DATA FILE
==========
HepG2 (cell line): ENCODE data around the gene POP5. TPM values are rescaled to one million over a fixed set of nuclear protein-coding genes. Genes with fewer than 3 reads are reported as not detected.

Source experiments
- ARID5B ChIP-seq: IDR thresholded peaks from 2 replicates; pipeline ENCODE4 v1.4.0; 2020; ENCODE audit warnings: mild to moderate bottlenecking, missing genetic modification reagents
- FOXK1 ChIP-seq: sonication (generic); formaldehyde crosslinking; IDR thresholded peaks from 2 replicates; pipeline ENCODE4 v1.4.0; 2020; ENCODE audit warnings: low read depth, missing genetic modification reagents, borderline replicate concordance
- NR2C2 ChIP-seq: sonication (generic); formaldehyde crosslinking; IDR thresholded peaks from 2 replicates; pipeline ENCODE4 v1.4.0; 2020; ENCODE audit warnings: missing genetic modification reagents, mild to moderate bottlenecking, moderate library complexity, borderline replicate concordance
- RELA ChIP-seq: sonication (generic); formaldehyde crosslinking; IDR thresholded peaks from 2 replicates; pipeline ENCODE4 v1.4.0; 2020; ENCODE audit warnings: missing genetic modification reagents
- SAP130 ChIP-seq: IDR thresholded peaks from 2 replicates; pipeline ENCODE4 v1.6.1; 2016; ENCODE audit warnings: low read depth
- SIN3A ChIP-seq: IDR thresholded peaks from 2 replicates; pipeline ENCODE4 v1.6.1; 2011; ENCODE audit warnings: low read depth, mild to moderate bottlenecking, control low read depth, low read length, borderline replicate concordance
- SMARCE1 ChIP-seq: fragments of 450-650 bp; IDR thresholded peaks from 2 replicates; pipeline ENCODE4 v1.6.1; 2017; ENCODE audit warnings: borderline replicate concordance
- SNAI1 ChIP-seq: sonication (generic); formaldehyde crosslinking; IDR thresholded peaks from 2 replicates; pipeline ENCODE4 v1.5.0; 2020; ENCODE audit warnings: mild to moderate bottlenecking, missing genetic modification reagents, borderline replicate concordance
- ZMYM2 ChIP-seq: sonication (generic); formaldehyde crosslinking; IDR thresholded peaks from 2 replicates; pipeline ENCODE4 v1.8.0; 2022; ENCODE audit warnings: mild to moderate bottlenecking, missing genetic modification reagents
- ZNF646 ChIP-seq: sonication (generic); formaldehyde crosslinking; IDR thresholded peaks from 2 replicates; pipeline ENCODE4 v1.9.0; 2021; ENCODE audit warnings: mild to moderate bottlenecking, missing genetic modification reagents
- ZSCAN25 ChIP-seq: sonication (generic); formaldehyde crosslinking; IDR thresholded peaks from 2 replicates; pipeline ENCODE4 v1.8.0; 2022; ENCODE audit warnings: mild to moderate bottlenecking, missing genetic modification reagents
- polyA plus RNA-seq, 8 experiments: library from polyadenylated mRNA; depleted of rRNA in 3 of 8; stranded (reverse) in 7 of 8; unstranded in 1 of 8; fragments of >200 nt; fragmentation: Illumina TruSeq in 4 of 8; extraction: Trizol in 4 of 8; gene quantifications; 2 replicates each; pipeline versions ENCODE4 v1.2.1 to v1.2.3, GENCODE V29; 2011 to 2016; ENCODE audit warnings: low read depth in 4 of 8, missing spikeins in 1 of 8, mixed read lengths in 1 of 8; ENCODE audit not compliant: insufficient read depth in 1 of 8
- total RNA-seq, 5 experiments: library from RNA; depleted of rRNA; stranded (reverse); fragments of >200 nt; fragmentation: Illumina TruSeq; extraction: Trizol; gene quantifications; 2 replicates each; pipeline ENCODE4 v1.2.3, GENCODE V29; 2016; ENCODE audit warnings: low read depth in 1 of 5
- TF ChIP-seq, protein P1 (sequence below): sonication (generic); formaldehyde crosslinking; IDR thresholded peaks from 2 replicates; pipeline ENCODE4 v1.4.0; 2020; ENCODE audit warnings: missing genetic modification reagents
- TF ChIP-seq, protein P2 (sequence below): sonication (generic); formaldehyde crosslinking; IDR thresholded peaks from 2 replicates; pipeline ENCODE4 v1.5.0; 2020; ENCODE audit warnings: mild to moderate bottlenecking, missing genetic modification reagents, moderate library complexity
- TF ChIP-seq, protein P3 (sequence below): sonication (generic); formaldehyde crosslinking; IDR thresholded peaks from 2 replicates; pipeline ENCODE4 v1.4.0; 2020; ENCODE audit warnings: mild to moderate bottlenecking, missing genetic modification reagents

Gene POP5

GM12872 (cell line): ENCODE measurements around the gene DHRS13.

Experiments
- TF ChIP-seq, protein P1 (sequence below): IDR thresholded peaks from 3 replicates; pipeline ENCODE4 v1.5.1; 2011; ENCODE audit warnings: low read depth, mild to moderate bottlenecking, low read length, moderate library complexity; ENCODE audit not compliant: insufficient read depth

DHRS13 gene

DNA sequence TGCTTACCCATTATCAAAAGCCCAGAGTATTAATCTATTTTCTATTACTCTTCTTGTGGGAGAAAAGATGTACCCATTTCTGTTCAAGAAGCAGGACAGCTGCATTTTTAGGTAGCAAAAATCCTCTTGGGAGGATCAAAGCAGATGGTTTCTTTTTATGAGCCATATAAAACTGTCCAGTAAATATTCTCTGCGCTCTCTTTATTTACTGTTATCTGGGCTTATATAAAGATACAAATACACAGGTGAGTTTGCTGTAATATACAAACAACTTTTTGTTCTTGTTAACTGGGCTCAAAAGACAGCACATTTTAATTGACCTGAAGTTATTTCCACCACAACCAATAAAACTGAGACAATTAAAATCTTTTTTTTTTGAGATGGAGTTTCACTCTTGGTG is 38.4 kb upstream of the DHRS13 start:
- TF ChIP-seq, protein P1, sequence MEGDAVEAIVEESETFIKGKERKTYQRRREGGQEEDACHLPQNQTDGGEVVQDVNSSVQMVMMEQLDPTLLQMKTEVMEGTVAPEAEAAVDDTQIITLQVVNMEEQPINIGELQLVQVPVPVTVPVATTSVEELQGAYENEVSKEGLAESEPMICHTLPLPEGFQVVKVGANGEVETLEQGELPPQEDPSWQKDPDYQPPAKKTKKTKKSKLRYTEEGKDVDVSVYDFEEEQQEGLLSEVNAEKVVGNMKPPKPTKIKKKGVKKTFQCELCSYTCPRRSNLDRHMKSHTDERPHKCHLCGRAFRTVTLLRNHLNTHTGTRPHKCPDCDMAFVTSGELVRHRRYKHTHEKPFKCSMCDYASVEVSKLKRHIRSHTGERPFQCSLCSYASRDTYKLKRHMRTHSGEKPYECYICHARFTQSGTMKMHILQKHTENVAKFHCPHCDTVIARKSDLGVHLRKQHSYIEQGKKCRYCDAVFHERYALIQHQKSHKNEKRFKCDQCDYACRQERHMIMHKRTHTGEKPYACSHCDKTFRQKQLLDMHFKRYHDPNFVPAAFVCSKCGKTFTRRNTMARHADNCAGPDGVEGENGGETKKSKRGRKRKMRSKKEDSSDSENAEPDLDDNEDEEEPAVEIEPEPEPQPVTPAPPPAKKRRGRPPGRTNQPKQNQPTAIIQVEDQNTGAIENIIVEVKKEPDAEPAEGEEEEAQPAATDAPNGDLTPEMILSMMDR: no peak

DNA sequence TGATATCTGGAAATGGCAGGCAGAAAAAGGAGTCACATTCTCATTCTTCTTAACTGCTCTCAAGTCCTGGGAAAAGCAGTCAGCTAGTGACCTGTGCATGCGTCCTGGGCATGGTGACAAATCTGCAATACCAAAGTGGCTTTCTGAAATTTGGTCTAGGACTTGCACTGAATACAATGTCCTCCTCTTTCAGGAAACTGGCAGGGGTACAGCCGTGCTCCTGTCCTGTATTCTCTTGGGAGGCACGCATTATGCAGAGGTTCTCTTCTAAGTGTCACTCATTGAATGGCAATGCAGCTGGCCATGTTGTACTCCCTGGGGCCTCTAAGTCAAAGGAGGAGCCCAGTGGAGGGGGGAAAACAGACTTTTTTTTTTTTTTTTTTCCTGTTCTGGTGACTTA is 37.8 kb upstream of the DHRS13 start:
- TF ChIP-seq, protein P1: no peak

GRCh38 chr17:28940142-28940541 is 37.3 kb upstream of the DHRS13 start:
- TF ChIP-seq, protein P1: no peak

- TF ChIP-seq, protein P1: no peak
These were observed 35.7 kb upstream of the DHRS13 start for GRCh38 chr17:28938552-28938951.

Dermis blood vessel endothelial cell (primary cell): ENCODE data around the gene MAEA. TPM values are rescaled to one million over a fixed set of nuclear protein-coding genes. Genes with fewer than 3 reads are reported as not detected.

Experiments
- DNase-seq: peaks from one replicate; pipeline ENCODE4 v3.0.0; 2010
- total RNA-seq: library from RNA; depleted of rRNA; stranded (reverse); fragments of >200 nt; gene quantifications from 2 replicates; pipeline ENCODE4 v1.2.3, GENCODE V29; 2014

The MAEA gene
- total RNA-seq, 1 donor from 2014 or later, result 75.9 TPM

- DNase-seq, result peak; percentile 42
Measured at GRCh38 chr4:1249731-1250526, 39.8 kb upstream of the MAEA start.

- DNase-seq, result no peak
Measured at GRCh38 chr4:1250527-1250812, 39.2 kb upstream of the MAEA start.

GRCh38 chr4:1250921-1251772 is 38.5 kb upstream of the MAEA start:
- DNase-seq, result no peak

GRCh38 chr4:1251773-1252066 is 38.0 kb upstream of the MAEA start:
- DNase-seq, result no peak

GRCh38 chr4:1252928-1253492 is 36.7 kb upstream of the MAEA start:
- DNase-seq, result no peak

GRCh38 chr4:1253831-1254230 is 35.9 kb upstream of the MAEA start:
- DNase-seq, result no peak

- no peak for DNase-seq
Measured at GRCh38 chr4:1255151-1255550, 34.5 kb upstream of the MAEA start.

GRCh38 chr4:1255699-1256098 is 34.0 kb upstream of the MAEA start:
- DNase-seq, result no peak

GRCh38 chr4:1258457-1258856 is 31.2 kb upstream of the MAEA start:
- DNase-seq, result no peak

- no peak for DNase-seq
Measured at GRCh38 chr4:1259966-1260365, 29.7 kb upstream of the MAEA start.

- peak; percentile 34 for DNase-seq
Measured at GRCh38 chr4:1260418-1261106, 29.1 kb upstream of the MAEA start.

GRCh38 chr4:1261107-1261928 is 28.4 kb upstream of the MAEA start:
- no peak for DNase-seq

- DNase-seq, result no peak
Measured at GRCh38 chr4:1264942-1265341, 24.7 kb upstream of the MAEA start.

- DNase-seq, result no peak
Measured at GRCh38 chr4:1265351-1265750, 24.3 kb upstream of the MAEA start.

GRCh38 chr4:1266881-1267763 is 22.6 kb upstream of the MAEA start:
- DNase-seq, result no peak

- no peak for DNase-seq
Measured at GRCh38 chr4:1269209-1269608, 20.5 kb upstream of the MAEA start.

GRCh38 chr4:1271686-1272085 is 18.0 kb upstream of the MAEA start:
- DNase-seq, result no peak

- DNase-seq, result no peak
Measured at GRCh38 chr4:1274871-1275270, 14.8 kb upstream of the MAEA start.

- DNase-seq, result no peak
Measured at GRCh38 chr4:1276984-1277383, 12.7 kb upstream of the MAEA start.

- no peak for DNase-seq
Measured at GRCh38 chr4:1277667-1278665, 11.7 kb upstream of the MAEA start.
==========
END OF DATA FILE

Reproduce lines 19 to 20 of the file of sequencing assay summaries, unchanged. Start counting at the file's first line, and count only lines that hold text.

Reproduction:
Gene POP5

GM12872 (cell line): ENCODE measurements around the gene DHRS13.